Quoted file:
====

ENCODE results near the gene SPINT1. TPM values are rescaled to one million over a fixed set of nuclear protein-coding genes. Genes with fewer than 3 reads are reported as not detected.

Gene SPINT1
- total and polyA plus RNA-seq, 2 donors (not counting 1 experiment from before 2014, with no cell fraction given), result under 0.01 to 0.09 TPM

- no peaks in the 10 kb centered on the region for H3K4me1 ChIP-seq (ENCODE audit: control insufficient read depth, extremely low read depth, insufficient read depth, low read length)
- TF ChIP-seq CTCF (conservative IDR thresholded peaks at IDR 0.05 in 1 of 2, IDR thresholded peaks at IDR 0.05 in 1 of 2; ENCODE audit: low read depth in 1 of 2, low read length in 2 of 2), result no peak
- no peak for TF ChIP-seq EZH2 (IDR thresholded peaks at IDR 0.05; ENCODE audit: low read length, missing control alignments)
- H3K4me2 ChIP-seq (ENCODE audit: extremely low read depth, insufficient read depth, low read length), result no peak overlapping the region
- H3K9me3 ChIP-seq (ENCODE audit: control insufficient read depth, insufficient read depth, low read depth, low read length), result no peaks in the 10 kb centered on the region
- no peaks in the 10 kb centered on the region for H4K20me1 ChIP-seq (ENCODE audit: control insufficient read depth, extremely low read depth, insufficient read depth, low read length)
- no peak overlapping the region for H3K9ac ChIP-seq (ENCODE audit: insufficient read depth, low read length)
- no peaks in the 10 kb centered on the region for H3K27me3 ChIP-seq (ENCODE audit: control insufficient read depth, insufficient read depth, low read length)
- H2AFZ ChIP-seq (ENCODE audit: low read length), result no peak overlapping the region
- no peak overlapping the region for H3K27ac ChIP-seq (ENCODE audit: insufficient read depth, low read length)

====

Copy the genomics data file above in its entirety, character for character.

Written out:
ENCODE results near the gene SPINT1. TPM values are rescaled to one million over a fixed set of nuclear protein-coding genes. Genes with fewer than 3 reads are reported as not detected.

Gene SPINT1
- total and polyA plus RNA-seq, 2 donors (not counting 1 experiment from before 2014, with no cell fraction given), result under 0.01 to 0.09 TPM

- no peaks in the 10 kb centered on the region for H3K4me1 ChIP-seq (ENCODE audit: control insufficient read depth, extremely low read depth, insufficient read depth, low read length)
- TF ChIP-seq CTCF (conservative IDR thresholded peaks at IDR 0.05 in 1 of 2, IDR thresholded peaks at IDR 0.05 in 1 of 2; ENCODE audit: low read depth in 1 of 2, low read length in 2 of 2), result no peak
- no peak for TF ChIP-seq EZH2 (IDR thresholded peaks at IDR 0.05; ENCODE audit: low read length, missing control alignments)
- H3K4me2 ChIP-seq (ENCODE audit: extremely low read depth, insufficient read depth, low read length), result no peak overlapping the region
- H3K9me3 ChIP-seq (ENCODE audit: control insufficient read depth, insufficient read depth, low read depth, low read length), result no peaks in the 10 kb centered on the region
- no peaks in the 10 kb centered on the region for H4K20me1 ChIP-seq (ENCODE audit: control insufficient read depth, extremely low read depth, insufficient read depth, low read length)
- no peak overlapping the region for H3K9ac ChIP-seq (ENCODE audit: insufficient read depth, low read length)
- no peaks in the 10 kb centered on the region for H3K27me3 ChIP-seq (ENCODE audit: control insufficient read depth, insufficient read depth, low read length)
- H2AFZ ChIP-seq (ENCODE audit: low read length), result no peak overlapping the region
- no peak overlapping the region for H3K27ac ChIP-seq (ENCODE audit: insufficient read depth, low read length)